|| Checking for direct PDF access through Ovid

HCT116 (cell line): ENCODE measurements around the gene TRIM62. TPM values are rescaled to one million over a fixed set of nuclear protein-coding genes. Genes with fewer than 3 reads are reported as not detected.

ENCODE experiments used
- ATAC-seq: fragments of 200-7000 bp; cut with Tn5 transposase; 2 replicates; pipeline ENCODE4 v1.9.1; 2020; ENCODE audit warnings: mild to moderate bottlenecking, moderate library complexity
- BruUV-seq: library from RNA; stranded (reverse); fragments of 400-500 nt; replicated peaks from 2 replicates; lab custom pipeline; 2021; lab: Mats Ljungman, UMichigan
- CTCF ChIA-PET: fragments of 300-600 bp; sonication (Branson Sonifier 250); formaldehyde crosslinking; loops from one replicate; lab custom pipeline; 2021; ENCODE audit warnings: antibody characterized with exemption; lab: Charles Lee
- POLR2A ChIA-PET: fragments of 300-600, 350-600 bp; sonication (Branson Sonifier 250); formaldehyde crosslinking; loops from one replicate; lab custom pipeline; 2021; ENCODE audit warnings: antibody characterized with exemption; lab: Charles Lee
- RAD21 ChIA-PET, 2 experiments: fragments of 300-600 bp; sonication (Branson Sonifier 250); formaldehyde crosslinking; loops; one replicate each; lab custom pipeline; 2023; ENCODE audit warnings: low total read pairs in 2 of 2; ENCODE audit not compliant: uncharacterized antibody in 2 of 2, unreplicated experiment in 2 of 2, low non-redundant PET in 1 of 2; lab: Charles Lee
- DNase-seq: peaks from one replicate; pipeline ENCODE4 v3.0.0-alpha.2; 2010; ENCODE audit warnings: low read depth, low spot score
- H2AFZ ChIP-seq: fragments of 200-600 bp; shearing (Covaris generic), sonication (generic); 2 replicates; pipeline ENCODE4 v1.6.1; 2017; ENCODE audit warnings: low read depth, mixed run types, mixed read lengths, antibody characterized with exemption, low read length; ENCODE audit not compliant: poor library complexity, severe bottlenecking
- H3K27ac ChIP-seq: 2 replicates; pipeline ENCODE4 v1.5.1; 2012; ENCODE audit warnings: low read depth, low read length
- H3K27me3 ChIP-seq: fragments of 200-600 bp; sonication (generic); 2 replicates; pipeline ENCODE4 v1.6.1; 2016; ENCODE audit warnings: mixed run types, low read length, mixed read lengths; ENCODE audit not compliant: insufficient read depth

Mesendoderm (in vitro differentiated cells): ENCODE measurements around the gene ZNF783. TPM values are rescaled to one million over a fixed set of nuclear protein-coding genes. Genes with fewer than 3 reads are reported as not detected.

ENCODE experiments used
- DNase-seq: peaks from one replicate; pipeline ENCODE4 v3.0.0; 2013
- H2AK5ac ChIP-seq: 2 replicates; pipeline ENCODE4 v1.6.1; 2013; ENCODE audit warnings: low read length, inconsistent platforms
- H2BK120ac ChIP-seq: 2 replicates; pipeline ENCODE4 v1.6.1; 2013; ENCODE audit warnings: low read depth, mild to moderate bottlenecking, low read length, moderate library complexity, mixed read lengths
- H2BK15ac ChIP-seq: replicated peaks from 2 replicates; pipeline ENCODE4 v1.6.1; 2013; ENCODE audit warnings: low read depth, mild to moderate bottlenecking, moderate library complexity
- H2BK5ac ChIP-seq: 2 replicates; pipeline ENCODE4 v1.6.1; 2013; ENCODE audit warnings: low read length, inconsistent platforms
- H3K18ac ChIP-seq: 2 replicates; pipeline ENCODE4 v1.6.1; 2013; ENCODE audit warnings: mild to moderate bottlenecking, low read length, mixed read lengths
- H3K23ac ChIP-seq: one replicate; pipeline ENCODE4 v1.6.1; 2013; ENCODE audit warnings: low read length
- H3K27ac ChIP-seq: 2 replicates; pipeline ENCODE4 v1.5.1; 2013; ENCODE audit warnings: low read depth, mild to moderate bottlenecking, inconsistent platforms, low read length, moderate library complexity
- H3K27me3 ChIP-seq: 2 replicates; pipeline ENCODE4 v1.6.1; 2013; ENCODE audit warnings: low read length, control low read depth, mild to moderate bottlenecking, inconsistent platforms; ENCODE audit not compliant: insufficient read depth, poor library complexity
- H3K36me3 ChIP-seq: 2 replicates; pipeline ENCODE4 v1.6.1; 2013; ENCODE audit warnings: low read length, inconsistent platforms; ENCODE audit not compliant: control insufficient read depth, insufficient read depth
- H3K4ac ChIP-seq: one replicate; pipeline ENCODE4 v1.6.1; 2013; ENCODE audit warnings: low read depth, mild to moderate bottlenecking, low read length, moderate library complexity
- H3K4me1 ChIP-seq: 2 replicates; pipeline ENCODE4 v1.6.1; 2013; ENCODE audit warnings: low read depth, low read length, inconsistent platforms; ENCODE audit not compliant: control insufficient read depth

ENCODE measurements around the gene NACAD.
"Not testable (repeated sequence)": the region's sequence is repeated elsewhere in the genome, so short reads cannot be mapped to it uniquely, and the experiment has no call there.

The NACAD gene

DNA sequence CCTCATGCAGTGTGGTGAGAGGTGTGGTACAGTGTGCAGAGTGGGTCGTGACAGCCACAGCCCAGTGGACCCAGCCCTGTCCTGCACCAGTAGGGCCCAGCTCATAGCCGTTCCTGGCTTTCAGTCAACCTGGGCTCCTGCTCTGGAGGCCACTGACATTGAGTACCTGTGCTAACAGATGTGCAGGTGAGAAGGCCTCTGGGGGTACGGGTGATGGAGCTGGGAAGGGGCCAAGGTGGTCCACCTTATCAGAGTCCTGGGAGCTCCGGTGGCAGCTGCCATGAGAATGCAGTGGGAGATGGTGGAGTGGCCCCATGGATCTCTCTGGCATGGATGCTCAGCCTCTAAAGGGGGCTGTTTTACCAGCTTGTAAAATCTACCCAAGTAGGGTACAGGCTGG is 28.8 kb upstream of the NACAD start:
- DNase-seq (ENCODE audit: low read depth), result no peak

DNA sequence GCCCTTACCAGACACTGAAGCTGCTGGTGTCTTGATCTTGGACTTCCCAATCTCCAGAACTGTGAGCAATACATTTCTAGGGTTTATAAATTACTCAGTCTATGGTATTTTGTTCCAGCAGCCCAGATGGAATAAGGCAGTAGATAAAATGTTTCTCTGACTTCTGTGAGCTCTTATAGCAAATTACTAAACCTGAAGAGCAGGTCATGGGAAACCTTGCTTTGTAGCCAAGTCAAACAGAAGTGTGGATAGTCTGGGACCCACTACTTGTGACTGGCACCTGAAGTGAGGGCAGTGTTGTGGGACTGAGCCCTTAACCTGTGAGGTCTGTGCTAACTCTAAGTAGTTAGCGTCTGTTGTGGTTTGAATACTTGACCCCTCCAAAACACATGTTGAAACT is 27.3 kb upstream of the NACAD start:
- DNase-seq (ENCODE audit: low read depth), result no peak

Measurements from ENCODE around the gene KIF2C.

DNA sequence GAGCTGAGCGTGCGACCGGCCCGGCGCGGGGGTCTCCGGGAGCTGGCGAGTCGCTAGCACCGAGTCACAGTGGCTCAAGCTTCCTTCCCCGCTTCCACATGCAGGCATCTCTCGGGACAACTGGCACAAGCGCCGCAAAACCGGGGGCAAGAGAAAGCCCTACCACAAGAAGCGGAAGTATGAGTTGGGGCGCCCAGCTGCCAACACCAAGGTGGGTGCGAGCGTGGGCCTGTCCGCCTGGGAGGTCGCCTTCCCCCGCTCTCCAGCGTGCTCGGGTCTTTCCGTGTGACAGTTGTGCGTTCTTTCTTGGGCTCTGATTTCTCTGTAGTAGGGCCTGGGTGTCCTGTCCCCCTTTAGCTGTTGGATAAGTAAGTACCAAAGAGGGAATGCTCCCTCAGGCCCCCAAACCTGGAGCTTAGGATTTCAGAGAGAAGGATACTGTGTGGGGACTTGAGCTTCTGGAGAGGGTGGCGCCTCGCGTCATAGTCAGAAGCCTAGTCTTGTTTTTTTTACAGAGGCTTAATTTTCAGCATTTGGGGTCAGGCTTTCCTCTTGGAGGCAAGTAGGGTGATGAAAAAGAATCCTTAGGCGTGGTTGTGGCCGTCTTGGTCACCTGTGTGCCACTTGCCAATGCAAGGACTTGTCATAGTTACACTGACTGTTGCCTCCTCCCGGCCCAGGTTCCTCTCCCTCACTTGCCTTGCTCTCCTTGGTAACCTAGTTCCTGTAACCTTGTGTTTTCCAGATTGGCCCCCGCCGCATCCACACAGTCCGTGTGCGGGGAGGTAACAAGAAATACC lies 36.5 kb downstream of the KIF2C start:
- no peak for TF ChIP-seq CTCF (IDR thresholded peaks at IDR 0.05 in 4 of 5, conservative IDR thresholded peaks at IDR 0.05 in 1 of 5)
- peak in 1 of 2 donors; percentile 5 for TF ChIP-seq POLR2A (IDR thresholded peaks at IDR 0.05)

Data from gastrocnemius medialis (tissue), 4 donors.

There are questions about the treatment of HIV/AIDS that can only be answered by asking the patient. Some of the questions are clinically important, such as: among treatments that are equivalent in terms of virologic and immunologic outcome, which are best tolerated? How can we identify unsuspected symptoms? Other questions are important to policy makers, such as: what is the extent of need in communities? What is the natural history of disability? Answering these questions requires collecting patient-reported data on quality of life.In research, when we refer to `quality of life', we usually mean health-related quality of life. At a minimum, this includes several dimensions: physical function and symptoms, performance of social roles, emotional status, cognitive functioning, and how the patient feels about his or her health . All of these concepts can be measured adequately using sets of questions which are deployed in standardized questionnaires.I have a basic science colleague who chuckles every time he hears quality of life questionnaires referred to as `instruments'. But these questionnaires are in fact measurement tools, with coefficients of variation that compare favorably to those for parameters such as CD4 cell count and cholesterol [2,3]. As with all tools, quality of life instruments are important to the extent that they provide precise and unbiased answers to our research questions.In HIV, the first applications of quality of life assessment coincided with the advent of antiretroviral therapy . Since that time, quality of life data have added useful information to treatment trials, sometimes in support of clinical findings [5–9], sometimes at odds , sometimes revealing the only difference among treatment regimens . Some of the results make more sense today than they did at the time of publication, such as the finding that antiretroviral monotherapy decreased quality of life in patients with early disease [12,13].Although quality of life assessments are less time-consuming and less invasive than many clinical assessments, obtaining answers from patients poses its own challenges. Data collection requires adequate preparation of study personnel to assure co-operation. Since patient expectations can affect their responses, blinded designs are preferable. Protocols are needed to reduce missing data, which are more likely to occur when patients' quality of life is worse.Questionnaire administration may need to be tailored for patients with lower literacy and educational levels . Analytic strategies must be deployed to handle missing data. More data are needed to aid interpretation of what scores mean.In this issue of the Journal, an industrious research team from Barcelona reports on the head-to-head comparison of two questionnaires: the Medical Outcomes Study-HIV (MOS-HIV) Health Survey [15,16], a brief, widely used measure of health-related quality of life, and the Multidimensional Quality of Life (MQOL)-HIV, a newer instrument [17,18]. Like other studies comparing the test characteristics of different assays, the paper is a little technical and not terribly newsworthy. However, it provides valuable evidence on the `responsiveness' of the questionnaires.Responsiveness can be defined as the ability of a measurement instrument to detect change. In this study, the team used both patient reports of improvement and changes in clinical parameters to define change, making the results easier to interpret. For researchers selecting a measure to use in a study, or performing sample size calculations, the specific results of the study are useful since greater responsiveness means more power. It should be noted that this was not precisely a horse-race, as the two questionnaires do not aim to measure exactly the same things. Indeed, the results provide ammunition to both camps to support the clinical utility of their methods.